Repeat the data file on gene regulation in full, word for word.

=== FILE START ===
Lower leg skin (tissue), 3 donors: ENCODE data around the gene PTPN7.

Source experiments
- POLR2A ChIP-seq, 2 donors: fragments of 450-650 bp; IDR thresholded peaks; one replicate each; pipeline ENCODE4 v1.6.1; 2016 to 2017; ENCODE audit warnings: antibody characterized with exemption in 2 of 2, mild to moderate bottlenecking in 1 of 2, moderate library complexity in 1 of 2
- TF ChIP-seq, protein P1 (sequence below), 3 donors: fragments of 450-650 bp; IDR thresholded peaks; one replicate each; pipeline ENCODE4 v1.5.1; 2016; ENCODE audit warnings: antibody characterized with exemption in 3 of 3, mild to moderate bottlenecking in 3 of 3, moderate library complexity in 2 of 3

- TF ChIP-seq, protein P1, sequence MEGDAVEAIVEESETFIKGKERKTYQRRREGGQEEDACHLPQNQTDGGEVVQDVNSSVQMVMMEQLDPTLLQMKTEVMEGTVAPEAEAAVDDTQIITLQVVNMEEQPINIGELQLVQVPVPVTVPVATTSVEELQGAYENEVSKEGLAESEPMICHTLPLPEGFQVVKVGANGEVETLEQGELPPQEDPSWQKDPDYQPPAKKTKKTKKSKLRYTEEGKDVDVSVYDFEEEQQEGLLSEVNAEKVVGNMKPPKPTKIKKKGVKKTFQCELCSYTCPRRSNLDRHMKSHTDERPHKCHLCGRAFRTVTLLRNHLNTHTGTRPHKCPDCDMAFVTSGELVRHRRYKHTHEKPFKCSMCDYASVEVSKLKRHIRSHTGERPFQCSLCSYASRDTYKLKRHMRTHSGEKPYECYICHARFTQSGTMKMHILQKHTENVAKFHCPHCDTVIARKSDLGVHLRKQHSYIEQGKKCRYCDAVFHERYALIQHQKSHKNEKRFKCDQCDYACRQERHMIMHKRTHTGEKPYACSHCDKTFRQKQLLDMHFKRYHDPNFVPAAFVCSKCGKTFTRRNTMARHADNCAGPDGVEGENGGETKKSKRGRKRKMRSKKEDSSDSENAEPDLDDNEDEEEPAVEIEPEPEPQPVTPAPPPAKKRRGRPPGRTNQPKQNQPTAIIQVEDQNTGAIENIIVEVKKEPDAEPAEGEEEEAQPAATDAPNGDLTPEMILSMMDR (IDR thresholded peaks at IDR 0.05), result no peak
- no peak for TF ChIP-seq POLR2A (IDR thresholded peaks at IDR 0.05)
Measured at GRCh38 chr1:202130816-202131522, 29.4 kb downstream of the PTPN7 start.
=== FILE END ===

Lower leg skin (tissue), 3 donors: ENCODE data around the gene PTPN7.

Source experiments
- POLR2A ChIP-seq, 2 donors: fragments of 450-650 bp; IDR thresholded peaks; one replicate each; pipeline ENCODE4 v1.6.1; 2016 to 2017; ENCODE audit warnings: antibody characterized with exemption in 2 of 2, mild to moderate bottlenecking in 1 of 2, moderate library complexity in 1 of 2
- TF ChIP-seq, protein P1 (sequence below), 3 donors: fragments of 450-650 bp; IDR thresholded peaks; one replicate each; pipeline ENCODE4 v1.5.1; 2016; ENCODE audit warnings: antibody characterized with exemption in 3 of 3, mild to moderate bottlenecking in 3 of 3, moderate library complexity in 2 of 3

- TF ChIP-seq, protein P1, sequence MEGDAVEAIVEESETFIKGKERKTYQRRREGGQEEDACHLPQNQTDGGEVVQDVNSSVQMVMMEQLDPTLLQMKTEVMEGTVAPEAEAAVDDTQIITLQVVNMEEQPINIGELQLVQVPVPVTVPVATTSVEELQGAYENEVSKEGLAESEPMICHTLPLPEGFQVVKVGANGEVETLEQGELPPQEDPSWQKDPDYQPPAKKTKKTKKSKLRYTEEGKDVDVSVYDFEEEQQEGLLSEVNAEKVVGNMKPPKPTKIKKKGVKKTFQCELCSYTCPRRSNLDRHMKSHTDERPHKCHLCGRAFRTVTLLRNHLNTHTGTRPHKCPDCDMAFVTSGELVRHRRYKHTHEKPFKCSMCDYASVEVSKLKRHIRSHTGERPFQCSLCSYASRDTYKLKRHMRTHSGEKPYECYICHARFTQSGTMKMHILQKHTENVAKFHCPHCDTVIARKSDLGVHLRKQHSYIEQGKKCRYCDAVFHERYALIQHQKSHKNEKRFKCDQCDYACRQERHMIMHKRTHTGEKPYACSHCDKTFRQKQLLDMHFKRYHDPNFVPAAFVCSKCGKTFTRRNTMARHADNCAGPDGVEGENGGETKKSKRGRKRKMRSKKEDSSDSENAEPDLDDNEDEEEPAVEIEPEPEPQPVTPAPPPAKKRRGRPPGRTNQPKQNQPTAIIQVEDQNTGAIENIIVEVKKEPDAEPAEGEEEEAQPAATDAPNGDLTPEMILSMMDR (IDR thresholded peaks at IDR 0.05), result no peak
- no peak for TF ChIP-seq POLR2A (IDR thresholded peaks at IDR 0.05)
Measured at GRCh38 chr1:202130816-202131522, 29.4 kb downstream of the PTPN7 start.